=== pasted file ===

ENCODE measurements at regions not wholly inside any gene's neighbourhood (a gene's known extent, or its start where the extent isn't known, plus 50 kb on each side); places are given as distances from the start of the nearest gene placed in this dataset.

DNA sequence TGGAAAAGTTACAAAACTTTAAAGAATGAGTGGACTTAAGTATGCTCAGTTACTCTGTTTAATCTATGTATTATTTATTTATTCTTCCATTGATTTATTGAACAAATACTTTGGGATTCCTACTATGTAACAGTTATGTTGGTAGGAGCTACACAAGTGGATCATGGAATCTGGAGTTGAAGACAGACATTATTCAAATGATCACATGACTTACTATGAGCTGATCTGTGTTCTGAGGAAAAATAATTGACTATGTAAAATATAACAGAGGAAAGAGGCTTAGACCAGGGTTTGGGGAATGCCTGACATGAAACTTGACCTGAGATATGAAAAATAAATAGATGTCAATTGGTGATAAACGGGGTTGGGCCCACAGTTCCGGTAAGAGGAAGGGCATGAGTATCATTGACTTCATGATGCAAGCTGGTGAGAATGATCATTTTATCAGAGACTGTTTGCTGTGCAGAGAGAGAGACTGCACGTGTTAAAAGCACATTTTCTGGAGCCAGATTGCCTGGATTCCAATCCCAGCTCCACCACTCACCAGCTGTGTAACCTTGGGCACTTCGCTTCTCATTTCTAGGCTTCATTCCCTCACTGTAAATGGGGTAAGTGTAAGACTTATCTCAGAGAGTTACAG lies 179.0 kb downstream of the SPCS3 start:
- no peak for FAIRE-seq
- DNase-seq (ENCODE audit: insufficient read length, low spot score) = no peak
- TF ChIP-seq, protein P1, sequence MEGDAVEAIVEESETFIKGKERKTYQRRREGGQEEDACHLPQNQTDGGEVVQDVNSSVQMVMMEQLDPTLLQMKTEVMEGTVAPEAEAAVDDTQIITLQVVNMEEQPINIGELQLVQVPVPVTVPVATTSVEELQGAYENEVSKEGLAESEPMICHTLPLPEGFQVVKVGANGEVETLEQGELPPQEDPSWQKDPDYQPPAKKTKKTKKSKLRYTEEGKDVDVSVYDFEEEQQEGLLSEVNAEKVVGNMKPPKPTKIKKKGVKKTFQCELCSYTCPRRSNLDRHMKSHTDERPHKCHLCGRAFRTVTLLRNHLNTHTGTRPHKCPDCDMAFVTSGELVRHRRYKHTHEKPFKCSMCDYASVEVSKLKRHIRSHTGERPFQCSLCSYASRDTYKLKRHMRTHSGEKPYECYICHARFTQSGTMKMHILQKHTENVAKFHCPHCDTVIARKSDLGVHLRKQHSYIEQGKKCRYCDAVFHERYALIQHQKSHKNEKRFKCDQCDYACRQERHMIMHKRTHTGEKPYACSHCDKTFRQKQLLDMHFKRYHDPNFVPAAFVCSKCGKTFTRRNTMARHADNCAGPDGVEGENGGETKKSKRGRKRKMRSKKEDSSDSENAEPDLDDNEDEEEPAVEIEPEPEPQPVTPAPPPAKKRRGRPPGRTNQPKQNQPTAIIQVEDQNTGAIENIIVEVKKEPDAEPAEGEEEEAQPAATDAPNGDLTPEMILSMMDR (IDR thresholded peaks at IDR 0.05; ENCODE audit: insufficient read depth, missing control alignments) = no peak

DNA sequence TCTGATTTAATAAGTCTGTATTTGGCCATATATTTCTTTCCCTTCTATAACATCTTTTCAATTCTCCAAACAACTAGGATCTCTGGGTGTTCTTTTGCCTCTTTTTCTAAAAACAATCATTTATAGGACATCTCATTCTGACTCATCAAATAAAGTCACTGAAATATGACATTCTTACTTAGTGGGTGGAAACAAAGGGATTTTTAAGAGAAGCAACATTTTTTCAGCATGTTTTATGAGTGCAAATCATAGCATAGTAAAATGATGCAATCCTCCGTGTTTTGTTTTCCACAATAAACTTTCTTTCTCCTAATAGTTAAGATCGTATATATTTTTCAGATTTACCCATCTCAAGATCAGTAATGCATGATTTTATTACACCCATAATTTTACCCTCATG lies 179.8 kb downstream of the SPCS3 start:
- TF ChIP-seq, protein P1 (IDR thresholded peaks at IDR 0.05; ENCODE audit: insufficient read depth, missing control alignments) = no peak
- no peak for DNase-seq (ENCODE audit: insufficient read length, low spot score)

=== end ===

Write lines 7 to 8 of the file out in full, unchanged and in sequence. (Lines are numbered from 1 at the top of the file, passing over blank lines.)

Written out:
- TF ChIP-seq, protein P1 (IDR thresholded peaks at IDR 0.05; ENCODE audit: insufficient read depth, missing control alignments) = no peak
- no peak for DNase-seq (ENCODE audit: insufficient read length, low spot score)